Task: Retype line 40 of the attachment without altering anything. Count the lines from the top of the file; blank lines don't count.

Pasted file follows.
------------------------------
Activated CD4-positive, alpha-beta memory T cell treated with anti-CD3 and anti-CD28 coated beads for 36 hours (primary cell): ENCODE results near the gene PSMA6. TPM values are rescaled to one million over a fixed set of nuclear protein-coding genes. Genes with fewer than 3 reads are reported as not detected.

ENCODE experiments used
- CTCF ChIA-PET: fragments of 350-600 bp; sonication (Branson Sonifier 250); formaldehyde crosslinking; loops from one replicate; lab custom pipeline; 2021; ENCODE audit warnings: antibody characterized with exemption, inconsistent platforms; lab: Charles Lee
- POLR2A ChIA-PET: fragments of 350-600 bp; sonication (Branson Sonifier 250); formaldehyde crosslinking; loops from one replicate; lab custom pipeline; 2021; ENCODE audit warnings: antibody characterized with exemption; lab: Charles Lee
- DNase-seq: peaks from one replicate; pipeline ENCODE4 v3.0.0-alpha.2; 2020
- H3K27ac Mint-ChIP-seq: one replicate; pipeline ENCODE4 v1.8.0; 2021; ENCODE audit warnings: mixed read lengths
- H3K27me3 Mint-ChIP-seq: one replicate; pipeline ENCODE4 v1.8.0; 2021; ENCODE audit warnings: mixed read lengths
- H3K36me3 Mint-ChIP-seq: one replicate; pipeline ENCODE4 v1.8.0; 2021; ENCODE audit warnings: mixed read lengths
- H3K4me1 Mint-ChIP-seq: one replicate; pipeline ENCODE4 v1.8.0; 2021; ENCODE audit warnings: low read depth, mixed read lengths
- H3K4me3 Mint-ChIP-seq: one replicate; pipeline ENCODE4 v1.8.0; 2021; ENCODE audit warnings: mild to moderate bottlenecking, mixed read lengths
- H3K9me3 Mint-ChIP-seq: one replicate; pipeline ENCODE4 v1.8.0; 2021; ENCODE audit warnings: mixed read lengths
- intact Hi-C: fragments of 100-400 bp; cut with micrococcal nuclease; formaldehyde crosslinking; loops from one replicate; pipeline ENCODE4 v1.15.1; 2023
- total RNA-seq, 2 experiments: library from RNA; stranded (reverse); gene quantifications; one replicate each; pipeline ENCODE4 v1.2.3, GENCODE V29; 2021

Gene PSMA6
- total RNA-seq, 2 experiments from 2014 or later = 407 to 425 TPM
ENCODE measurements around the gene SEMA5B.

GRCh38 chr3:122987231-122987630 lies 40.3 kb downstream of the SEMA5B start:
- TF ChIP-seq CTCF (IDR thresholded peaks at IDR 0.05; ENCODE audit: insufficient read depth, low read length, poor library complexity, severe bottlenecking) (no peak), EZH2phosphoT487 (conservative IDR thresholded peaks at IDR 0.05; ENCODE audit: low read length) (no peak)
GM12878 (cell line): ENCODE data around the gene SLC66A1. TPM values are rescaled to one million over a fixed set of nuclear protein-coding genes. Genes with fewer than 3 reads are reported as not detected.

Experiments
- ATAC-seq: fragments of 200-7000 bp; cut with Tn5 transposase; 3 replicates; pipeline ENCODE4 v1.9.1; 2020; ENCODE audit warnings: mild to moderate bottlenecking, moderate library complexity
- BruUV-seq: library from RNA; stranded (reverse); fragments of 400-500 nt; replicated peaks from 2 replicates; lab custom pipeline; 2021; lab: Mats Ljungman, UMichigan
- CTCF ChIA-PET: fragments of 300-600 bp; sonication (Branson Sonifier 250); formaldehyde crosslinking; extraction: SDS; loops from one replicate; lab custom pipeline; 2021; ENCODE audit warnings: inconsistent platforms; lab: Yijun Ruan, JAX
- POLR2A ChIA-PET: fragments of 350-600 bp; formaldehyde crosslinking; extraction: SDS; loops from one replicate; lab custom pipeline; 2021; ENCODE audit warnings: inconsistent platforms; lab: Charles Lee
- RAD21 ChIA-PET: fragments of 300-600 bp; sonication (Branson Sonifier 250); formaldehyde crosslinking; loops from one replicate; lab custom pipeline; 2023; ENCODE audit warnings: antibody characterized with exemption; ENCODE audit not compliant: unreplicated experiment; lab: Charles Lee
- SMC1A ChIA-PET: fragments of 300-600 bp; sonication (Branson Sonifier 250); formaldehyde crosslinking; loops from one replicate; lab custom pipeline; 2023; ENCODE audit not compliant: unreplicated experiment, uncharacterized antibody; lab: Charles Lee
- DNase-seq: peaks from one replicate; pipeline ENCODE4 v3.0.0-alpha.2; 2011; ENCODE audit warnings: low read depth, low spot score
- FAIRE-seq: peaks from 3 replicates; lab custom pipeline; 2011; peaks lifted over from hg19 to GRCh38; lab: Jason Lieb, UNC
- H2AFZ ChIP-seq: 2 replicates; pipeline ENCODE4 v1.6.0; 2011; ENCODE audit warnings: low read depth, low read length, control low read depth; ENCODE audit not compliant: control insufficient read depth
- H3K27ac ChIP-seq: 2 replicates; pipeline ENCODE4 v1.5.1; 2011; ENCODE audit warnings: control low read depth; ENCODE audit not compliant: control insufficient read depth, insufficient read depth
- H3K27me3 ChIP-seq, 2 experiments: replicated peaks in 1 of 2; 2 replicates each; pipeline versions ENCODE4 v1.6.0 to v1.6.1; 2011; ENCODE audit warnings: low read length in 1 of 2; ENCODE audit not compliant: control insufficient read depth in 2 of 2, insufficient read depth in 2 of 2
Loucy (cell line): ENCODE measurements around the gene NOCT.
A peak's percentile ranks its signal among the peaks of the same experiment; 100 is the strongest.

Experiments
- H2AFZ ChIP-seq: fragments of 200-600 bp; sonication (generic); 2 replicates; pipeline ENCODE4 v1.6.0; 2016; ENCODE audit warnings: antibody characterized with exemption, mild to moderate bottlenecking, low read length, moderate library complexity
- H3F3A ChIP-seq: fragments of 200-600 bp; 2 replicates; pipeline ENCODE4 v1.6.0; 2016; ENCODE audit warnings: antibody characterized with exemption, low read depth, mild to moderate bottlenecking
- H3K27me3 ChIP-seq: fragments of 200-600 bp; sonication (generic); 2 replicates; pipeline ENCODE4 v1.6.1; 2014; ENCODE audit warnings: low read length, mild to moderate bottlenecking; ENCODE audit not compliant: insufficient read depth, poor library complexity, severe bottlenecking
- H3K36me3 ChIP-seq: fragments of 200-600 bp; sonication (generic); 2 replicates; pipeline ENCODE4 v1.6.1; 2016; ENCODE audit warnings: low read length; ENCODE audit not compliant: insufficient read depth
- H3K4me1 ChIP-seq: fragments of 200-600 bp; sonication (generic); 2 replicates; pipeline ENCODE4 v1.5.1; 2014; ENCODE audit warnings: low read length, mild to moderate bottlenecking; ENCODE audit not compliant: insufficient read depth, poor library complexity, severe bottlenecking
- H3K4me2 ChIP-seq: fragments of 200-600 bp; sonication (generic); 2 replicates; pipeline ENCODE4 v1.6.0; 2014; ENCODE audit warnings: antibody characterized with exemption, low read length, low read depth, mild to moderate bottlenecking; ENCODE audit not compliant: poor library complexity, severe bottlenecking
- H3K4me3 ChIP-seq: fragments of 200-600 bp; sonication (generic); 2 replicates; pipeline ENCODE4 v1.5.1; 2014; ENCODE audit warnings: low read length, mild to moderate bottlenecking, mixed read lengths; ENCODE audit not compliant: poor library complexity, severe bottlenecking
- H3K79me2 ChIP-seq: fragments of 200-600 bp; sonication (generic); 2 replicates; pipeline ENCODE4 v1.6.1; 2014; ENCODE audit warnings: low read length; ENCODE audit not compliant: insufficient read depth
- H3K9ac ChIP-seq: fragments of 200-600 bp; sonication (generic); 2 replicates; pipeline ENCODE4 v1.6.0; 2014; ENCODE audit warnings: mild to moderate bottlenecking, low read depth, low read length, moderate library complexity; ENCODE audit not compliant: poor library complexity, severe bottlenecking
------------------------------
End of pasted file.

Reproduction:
- H3K4me2 ChIP-seq: fragments of 200-600 bp; sonication (generic); 2 replicates; pipeline ENCODE4 v1.6.0; 2014; ENCODE audit warnings: antibody characterized with exemption, low read length, low read depth, mild to moderate bottlenecking; ENCODE audit not compliant: poor library complexity, severe bottlenecking